Behind the Scenes, Getty Research Institute

Study and Play for Visiting Scholars at the Getty Research Institute

Getty Research Institute visiting scholars on the GRI's West Terrace

Getty Research Institute visiting scholars on the GRI's West Terrace

Each year, the Getty Research Institute invites scholars and artists to work on projects that go hand in hand with a chosen theme. This year’s theme is The Display of Art, a broad, deep topic examining how ideas and objects are brought together to create meanings.

Every scholar comes to the Getty with an individual project, which he or she explores through the Getty’s library and collections at the Center and the Villa. Scholars come from around the world—including, this year, from China, Colombia, and Kazakhstan. Some stay for a few months, others for the full academic year, from October to June.

The topics are as varied as the scholars themselves: spectatorship and Chinese cinema, painting and poetry in the age of Augustus, and the political and religious use of monumental sculpture in early imperial China, just to name three.

As an intern at the Getty Research Institute, one of my tasks was helping staff get ready for the new arrivals. When they came, it was as though an international summit had hit the GRI! I was amazed by the multiple conversations in French, Italian, German, and languages beyond, making English the minority. My two years of Italian at UCLA were going to come in handy! And not only was there an exchange of language, but art, books, and even recipes were passed around.

What is it like for the scholars? I spoke to Isabelle Flour, a doctoral candidate at the Sorbonne in Paris, who will be staying with us until June 2011. Her research examines the reproduction of architecture in museums, the display of ornament, and period rooms. Not only is this Isabelle’s first time at the Getty, it’s her first visit to California. She was excited to come here, amazed by the depth of the scholarly resources available in the GRI’s library and special collections, and delighted by how welcoming and friendly everyone has been. In addition to her research, she’s had a great time exploring the Getty Center, learning about her fellow scholars, and going on great adventures throughout California.

Yes, the scholars are not only diving into art and research, but are also experiencing what California has to offer. They’ve visited Hearst Castle, hiked Temescal Canyon, and toured downtown Los Angeles.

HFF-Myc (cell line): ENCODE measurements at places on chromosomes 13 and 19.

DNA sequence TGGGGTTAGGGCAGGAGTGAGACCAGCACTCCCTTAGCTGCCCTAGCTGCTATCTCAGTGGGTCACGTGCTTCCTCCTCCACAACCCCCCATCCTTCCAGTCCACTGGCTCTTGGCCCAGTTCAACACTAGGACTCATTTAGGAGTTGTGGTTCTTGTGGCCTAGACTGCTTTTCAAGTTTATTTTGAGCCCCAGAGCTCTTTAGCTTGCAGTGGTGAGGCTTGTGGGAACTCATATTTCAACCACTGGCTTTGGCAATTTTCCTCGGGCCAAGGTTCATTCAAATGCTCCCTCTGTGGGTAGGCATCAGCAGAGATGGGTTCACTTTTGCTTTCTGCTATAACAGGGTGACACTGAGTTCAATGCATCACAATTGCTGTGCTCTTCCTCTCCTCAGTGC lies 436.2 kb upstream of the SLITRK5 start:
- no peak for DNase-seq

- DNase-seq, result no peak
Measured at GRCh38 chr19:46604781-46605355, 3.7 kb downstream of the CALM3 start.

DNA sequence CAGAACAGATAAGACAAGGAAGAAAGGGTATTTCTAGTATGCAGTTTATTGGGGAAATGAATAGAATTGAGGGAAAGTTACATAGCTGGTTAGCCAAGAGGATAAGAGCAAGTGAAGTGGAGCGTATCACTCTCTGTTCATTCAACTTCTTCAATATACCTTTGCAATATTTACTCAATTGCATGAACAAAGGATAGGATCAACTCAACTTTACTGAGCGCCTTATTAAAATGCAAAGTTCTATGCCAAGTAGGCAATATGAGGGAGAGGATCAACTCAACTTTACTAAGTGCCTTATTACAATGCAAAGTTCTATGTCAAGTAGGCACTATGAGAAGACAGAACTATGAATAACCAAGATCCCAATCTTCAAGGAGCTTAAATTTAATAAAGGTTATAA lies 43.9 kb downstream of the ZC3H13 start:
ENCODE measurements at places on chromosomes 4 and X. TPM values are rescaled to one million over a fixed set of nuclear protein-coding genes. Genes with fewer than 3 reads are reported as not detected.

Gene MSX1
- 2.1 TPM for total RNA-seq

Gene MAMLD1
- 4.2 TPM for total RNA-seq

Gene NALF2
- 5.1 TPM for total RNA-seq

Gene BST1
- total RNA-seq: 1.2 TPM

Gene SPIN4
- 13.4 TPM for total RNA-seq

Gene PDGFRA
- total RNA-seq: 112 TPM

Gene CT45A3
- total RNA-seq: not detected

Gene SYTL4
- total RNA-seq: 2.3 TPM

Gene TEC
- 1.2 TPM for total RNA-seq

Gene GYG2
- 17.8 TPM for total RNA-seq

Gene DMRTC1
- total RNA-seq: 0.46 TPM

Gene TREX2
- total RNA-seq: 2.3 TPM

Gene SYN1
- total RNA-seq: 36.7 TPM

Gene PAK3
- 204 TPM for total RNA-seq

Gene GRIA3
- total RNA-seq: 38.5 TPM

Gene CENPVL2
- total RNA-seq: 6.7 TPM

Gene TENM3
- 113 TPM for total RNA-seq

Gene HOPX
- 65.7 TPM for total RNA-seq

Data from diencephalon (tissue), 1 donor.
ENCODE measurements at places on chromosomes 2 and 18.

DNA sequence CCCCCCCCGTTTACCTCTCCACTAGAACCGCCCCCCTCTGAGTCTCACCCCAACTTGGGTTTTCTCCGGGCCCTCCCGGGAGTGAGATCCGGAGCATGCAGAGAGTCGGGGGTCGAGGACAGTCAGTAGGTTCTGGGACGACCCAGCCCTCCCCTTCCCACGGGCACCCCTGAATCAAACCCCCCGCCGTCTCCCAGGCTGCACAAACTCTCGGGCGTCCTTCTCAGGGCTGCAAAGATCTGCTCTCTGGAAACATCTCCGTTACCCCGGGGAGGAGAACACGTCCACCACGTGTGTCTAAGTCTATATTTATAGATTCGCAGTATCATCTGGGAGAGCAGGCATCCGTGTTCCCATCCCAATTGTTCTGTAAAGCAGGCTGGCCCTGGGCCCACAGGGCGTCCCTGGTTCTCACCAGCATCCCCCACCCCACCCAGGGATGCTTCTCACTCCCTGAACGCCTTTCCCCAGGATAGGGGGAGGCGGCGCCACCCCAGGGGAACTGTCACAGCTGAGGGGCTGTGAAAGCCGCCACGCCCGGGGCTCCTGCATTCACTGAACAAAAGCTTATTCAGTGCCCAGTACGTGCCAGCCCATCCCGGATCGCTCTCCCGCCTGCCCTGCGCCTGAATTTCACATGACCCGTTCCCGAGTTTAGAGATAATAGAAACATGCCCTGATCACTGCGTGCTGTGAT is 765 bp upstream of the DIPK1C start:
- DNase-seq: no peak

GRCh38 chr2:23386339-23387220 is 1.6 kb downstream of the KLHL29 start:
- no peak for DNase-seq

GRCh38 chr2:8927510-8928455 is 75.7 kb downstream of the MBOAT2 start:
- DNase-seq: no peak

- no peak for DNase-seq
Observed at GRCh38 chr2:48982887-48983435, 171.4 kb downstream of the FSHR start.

Getty Research Institute visiting scholars explore downtown L.A. and Walt Disney Concert Hall

Scholars explore downtown L.A. and Walt Disney Concert Hall

Scholars explore downtown L.A. and Walt Disney Concert Hall

The GRI Scholars engage directly with their peers, Getty colleagues, and invited guests in special presentations of their research throughout the year. I’m looking forward to hearing from this entire interesting and diverse group, learning as much as possible about their research projects, interesting stories about where they come from, and maybe even polishing my Italian!

Tagged , , , , , Bookmark the permalink. Post a comment or leave a trackback: Trackback URL.

Post a Comment

Your email is never published or shared. Required fields are marked *

*
*

You may use these HTML tags and attributes <a href="" title=""> <abbr title=""> <acronym title=""> <b> <blockquote cite=""> <cite> <code> <del datetime=""> <em> <i> <q cite=""> <strike> <strong>

  • Facebook

  • Twitter

  • Tumblr

    • photo from Tumblr

      All Hail Tiberius, Least Media-Savvy of the Roman Emperors

      Tiberius was proclaimed Roman emperor on September 17 in AD 14, exactly 2,000 years ago.

      He was also a bit wacko. “He was the least media-savvy emperor you could imagine,” says curator David Saunders, who has been in charge of this bronze portrait of Tiberius which leaves us on September 22. He point to this description found in the writings of Cassius Dio:

      Tiberius was a patrician of good education, but he had a most peculiar nature. He never let what he desired appear in his conversation, and what he said he wanted he usually did not desire at all. On the contrary, his words indicated the exact opposite of his real purpose; he denied all interest in what he longed for, and urged the claims of what he hated. He would exhibit anger over matters that were far from arousing his wrath, and make a show of affability where he was most vexed…In short, he thought it bad policy for the sovereign to reveal his thoughts; this was often the cause, he said, of great failures, whereas by the opposite course, far more and greater successes were attained.

      Moreover, David tells us, “Tiberius’s accession itself was a farrago: Tiberius sort-of feigning reluctance, the Senate bullying him, he being all, ‘Well, if-I-have-to,’ and in the end—according to Suetonius—saying he’ll do it as long as he can retire.”

      Suetonius is full of great, albeit spurious, anecdotes about poor old Tiberius, David reports. “When someone addressed him as ‘My Lord,’ it is said, Tiberius gave warning that no such insult should ever again be thrown at him.”

      Happy accession, My Lord!

      Portrait Head of Tiberius (“The Lansdowne Tiberius”), early 1st century A.D., Roman. The J. Paul Getty Museum

      Statue of Tiberius (detail), Roman, A.D. 37, Soprintendenza Speciale per i Beni Archeologici di Napoli e Pompei – Museo Archeologico Nazionale di Napoli, Laboratorio di Conservazione e Restauro. Currently on view at the Getty Villa following conservation and study.

      09/17/14

  • Flickr